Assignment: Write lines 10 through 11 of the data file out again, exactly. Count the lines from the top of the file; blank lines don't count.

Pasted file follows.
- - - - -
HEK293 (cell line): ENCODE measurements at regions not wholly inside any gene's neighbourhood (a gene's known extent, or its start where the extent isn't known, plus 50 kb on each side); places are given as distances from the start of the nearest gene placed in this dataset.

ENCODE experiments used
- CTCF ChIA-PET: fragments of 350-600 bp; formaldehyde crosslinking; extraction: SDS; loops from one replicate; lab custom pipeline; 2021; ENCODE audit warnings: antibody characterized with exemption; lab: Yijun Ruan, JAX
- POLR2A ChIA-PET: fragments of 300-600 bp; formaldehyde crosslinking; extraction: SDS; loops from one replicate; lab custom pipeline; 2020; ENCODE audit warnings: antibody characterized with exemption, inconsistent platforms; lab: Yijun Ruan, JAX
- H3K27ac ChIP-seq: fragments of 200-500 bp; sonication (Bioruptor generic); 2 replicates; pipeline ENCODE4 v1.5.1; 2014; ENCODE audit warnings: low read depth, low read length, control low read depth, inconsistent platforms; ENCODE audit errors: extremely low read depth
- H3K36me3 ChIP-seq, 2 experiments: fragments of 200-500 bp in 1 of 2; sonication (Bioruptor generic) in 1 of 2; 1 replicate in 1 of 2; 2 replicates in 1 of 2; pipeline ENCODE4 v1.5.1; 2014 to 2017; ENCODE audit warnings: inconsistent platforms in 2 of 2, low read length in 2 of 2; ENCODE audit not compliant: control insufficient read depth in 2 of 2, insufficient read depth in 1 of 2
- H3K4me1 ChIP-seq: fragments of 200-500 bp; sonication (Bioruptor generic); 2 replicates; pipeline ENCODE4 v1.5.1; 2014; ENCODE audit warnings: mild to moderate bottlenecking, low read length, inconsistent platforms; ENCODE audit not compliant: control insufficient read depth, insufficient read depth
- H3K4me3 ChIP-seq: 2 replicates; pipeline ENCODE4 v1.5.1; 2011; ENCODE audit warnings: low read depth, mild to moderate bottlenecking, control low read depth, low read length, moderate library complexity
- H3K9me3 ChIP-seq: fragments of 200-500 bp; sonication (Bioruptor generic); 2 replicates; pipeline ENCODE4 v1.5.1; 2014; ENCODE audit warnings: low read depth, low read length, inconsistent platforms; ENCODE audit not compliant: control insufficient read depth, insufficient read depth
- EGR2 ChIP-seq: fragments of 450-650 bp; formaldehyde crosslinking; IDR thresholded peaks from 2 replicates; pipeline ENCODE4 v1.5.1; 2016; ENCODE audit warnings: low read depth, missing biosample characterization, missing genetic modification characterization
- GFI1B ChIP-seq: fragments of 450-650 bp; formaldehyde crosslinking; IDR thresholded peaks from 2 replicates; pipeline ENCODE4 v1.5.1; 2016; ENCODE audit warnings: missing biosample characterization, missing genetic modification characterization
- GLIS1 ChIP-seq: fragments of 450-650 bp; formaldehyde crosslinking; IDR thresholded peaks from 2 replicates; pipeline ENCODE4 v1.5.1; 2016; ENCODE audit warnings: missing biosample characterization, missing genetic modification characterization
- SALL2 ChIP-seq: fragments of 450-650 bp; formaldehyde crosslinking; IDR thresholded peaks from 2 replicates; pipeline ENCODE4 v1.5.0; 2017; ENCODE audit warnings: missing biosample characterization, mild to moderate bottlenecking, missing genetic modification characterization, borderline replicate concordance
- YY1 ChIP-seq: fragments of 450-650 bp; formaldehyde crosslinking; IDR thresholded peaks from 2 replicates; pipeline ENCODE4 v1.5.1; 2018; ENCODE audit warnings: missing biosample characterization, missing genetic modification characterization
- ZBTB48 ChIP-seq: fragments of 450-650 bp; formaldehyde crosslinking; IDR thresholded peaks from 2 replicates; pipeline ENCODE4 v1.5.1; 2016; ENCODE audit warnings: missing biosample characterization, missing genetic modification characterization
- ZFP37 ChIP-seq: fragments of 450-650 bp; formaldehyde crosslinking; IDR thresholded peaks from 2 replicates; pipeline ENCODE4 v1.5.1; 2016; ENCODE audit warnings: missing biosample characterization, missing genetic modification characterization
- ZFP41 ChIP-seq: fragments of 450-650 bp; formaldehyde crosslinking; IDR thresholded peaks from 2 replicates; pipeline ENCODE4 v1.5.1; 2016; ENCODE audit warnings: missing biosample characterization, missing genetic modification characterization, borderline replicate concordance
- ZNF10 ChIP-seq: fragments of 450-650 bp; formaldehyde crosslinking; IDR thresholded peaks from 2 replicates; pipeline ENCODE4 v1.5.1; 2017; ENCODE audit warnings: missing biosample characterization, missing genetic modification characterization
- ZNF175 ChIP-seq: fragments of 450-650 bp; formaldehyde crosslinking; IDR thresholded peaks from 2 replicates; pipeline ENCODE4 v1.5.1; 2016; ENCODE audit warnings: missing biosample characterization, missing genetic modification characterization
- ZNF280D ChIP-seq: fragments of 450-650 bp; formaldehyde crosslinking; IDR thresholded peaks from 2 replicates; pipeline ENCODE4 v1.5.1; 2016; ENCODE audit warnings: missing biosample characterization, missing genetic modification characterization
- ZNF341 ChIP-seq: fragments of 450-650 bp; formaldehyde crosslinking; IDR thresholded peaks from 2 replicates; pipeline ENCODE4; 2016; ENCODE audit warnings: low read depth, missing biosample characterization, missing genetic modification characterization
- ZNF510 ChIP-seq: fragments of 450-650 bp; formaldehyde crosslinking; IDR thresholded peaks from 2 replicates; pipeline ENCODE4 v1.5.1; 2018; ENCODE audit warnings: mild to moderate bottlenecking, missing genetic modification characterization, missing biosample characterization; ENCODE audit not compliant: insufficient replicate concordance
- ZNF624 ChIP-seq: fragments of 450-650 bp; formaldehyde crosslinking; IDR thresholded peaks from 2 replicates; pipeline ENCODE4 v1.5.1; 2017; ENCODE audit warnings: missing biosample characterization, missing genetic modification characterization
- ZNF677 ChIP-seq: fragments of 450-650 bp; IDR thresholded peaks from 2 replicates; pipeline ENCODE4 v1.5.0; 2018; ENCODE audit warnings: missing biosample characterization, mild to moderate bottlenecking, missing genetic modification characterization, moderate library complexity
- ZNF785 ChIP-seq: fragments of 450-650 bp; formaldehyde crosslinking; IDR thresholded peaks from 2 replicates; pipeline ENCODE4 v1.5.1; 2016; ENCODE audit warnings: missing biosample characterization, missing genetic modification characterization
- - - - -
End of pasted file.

- EGR2 ChIP-seq: fragments of 450-650 bp; formaldehyde crosslinking; IDR thresholded peaks from 2 replicates; pipeline ENCODE4 v1.5.1; 2016; ENCODE audit warnings: low read depth, missing biosample characterization, missing genetic modification characterization
- GFI1B ChIP-seq: fragments of 450-650 bp; formaldehyde crosslinking; IDR thresholded peaks from 2 replicates; pipeline ENCODE4 v1.5.1; 2016; ENCODE audit warnings: missing biosample characterization, missing genetic modification characterization